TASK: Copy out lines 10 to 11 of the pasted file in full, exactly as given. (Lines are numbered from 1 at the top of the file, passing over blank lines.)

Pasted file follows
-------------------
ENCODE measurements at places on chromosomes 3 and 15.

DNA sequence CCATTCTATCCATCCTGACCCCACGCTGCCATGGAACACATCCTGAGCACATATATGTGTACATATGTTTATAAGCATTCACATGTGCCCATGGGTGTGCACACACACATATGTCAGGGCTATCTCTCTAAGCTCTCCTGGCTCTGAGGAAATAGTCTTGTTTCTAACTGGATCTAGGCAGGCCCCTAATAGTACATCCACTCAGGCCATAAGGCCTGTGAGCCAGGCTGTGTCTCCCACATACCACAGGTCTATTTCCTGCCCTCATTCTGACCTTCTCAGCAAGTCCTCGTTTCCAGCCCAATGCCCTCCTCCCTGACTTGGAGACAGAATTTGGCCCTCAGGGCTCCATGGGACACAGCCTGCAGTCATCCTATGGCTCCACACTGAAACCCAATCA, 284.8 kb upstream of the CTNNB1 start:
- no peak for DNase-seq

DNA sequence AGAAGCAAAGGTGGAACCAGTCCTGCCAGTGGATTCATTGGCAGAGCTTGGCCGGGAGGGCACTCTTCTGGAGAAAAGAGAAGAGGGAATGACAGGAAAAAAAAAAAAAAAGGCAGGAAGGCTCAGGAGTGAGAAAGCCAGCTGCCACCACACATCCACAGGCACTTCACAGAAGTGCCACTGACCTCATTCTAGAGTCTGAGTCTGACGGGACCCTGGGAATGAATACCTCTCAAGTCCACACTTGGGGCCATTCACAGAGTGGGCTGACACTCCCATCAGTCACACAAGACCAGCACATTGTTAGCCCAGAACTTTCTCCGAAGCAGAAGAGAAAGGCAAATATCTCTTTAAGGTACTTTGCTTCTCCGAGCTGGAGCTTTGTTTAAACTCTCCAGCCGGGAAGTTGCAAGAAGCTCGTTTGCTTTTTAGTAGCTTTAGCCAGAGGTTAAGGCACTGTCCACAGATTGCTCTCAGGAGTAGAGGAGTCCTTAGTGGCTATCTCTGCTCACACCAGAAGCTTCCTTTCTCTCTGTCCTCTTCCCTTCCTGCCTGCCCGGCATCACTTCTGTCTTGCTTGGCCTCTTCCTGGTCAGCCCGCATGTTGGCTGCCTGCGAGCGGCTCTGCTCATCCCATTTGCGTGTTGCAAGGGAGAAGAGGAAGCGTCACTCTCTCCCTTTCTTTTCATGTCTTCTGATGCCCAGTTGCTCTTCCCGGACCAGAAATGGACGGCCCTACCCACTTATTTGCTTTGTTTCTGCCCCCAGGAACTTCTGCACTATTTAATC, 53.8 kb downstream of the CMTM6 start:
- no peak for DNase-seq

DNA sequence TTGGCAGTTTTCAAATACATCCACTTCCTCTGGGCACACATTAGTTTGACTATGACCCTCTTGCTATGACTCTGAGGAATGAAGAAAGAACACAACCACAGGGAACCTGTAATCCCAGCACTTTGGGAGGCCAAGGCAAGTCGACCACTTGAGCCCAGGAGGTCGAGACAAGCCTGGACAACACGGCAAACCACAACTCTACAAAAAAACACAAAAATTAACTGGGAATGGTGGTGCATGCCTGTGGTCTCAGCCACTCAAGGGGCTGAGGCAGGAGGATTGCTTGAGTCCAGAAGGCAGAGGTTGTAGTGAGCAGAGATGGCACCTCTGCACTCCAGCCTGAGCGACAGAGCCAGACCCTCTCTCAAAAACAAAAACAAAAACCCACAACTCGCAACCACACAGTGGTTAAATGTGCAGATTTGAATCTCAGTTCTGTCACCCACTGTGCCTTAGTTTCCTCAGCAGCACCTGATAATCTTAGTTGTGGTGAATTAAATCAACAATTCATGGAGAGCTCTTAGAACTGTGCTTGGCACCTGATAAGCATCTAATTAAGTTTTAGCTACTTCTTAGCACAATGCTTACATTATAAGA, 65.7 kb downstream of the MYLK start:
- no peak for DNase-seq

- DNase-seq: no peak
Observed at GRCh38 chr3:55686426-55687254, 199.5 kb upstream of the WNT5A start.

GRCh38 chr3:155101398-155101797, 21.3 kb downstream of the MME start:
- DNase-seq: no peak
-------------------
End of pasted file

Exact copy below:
GRCh38 chr3:155101398-155101797, 21.3 kb downstream of the MME start:
- DNase-seq: no peak